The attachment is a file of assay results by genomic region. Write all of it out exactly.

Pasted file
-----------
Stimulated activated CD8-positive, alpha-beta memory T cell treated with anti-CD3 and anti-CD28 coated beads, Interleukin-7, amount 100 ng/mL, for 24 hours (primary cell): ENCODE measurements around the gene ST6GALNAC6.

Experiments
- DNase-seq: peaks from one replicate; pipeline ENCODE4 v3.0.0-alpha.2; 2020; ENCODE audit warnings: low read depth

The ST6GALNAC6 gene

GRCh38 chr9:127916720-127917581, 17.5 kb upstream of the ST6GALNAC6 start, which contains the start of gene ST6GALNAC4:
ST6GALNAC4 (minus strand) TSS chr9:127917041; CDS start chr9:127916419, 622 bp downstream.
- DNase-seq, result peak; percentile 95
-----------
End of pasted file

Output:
Stimulated activated CD8-positive, alpha-beta memory T cell treated with anti-CD3 and anti-CD28 coated beads, Interleukin-7, amount 100 ng/mL, for 24 hours (primary cell): ENCODE measurements around the gene ST6GALNAC6.

Experiments
- DNase-seq: peaks from one replicate; pipeline ENCODE4 v3.0.0-alpha.2; 2020; ENCODE audit warnings: low read depth

The ST6GALNAC6 gene

GRCh38 chr9:127916720-127917581, 17.5 kb upstream of the ST6GALNAC6 start, which contains the start of gene ST6GALNAC4:
ST6GALNAC4 (minus strand) TSS chr9:127917041; CDS start chr9:127916419, 622 bp downstream.
- DNase-seq, result peak; percentile 95